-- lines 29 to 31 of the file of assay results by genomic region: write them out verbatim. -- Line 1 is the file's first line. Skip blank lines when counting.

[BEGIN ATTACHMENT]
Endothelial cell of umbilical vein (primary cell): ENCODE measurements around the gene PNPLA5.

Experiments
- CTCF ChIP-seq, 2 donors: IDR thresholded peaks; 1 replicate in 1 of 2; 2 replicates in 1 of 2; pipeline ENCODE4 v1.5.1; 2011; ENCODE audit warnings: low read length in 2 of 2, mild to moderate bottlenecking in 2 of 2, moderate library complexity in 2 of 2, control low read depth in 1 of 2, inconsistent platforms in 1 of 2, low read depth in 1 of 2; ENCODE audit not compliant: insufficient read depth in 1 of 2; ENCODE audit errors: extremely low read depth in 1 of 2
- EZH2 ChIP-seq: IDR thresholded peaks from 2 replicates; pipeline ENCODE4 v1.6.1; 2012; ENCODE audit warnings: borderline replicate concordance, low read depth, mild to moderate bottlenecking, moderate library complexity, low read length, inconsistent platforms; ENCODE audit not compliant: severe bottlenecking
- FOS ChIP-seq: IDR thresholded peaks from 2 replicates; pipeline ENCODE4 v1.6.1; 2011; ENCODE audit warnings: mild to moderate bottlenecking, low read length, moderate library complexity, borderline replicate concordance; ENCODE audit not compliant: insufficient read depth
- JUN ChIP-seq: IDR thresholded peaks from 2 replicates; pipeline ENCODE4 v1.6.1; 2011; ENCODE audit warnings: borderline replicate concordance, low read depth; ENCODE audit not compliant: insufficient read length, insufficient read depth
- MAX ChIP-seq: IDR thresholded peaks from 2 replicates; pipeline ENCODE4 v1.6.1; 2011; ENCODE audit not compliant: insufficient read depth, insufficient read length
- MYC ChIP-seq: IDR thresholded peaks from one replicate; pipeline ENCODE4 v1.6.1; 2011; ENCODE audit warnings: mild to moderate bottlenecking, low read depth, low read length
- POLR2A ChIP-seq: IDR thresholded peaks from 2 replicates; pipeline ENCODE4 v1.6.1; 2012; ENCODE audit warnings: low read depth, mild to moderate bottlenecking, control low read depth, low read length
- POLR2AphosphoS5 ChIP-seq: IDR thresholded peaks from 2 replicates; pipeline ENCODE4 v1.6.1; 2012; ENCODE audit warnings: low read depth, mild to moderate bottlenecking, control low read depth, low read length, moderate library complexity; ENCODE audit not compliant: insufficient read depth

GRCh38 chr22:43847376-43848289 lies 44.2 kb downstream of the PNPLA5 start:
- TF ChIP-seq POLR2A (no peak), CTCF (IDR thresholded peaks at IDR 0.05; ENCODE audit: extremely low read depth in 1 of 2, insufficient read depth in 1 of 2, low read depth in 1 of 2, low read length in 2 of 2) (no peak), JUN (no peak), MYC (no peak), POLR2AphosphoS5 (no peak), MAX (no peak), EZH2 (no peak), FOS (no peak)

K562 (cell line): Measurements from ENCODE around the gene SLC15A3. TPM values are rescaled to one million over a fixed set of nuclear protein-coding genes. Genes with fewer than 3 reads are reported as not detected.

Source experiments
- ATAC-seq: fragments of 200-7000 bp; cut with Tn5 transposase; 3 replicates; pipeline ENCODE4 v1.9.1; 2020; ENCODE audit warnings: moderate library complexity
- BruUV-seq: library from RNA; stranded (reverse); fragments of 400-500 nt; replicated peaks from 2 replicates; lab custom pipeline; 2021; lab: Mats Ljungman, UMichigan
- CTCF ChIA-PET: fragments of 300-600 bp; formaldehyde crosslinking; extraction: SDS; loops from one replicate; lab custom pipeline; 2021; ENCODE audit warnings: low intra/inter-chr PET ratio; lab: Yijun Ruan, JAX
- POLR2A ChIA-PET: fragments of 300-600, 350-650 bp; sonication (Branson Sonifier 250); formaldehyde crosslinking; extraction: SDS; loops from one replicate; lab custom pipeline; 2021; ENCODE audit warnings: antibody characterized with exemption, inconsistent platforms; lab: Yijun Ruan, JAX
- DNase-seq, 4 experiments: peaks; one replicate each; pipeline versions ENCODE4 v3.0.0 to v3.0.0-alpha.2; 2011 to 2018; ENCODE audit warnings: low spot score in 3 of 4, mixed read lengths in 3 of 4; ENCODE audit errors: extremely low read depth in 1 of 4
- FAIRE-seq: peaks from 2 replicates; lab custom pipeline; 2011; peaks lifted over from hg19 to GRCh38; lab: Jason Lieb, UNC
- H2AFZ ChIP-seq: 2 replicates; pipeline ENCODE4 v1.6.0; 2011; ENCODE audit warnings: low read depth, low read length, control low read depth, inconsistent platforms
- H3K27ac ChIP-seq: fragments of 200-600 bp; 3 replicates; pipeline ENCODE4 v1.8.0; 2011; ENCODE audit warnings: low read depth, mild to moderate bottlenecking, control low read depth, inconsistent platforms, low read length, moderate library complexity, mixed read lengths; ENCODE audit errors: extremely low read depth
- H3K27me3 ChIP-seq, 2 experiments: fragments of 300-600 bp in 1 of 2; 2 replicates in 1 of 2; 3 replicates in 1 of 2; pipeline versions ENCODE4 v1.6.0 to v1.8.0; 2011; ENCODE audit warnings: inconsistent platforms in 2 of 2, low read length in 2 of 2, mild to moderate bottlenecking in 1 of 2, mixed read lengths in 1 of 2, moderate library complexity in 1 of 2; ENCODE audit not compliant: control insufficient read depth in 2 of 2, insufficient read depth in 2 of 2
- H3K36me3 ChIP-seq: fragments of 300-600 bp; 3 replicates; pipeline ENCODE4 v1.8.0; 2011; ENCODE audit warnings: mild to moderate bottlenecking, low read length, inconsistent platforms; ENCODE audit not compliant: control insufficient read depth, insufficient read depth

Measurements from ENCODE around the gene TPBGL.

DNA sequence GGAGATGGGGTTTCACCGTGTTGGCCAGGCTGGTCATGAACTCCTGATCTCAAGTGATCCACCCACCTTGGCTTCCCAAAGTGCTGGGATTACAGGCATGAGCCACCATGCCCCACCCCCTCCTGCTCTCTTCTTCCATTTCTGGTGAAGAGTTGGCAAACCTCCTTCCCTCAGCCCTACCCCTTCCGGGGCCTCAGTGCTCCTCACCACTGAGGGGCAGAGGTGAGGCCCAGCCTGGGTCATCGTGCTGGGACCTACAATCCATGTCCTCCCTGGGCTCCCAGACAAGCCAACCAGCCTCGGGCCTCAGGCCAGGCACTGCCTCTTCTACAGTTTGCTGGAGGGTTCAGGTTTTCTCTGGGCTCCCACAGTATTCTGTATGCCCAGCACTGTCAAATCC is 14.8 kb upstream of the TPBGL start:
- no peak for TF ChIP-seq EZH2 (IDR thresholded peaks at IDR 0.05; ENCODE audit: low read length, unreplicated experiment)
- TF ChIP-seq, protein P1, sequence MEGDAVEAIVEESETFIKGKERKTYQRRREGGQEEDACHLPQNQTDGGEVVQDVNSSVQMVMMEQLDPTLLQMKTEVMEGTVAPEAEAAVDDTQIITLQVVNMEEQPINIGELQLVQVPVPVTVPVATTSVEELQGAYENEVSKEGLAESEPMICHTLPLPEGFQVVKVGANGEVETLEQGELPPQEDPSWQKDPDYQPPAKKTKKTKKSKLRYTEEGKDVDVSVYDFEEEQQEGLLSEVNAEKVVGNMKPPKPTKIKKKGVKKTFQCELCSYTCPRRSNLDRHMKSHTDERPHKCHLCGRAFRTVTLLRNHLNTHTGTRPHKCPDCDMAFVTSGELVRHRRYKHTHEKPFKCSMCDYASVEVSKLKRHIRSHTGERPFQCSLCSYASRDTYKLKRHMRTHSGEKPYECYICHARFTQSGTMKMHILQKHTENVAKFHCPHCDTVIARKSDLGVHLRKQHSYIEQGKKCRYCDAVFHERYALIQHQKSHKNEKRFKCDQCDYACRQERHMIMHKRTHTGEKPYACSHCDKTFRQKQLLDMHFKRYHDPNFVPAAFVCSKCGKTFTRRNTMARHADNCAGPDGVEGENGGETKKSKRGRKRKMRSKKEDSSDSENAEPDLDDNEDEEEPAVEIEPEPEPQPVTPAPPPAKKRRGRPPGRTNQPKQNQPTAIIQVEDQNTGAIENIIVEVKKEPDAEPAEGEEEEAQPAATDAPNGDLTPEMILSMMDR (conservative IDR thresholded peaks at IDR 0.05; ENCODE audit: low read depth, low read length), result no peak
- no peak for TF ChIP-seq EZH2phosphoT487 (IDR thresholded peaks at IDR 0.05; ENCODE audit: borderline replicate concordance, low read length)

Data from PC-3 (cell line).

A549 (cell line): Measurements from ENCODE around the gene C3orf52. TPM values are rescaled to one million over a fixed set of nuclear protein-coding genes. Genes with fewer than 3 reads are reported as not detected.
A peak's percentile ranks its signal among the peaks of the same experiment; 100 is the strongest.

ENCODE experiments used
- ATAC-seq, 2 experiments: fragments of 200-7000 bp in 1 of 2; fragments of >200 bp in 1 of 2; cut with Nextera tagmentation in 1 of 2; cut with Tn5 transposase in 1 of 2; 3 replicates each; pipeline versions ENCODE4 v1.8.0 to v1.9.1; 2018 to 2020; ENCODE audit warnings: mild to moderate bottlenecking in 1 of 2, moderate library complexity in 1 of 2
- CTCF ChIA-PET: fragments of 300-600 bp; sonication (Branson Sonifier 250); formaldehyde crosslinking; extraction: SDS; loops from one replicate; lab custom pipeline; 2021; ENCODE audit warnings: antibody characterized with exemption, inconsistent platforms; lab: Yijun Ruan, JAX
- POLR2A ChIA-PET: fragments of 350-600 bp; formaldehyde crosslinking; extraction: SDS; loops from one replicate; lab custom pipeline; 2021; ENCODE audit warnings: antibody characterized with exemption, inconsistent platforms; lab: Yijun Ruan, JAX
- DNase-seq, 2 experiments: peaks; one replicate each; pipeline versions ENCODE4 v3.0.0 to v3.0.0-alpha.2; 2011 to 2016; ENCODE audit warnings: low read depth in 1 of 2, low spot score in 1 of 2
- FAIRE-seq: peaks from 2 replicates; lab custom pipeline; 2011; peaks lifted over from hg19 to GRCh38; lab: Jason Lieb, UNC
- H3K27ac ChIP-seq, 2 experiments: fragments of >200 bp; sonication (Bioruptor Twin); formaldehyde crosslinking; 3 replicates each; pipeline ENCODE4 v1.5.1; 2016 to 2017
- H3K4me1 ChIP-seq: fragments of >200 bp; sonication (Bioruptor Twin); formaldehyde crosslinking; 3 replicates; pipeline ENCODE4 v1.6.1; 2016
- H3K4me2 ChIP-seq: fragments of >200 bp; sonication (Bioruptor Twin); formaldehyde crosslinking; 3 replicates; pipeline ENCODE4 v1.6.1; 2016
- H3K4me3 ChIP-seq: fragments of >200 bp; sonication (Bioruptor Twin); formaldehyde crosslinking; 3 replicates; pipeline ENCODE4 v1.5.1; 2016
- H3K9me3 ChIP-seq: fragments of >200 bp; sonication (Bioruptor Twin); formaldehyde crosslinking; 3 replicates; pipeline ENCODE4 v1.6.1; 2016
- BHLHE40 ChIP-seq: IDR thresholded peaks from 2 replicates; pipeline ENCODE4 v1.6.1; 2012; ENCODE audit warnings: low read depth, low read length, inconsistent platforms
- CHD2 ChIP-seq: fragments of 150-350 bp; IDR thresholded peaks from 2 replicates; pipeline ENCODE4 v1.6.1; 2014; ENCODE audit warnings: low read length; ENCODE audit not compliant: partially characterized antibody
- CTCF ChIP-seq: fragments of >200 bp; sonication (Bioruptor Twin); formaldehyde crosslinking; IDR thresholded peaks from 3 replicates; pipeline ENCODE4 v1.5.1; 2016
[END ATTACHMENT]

- no peak for TF ChIP-seq EZH2phosphoT487 (IDR thresholded peaks at IDR 0.05; ENCODE audit: borderline replicate concordance, low read length)

Data from PC-3 (cell line).

A549 (cell line): Measurements from ENCODE around the gene C3orf52. TPM values are rescaled to one million over a fixed set of nuclear protein-coding genes. Genes with fewer than 3 reads are reported as not detected.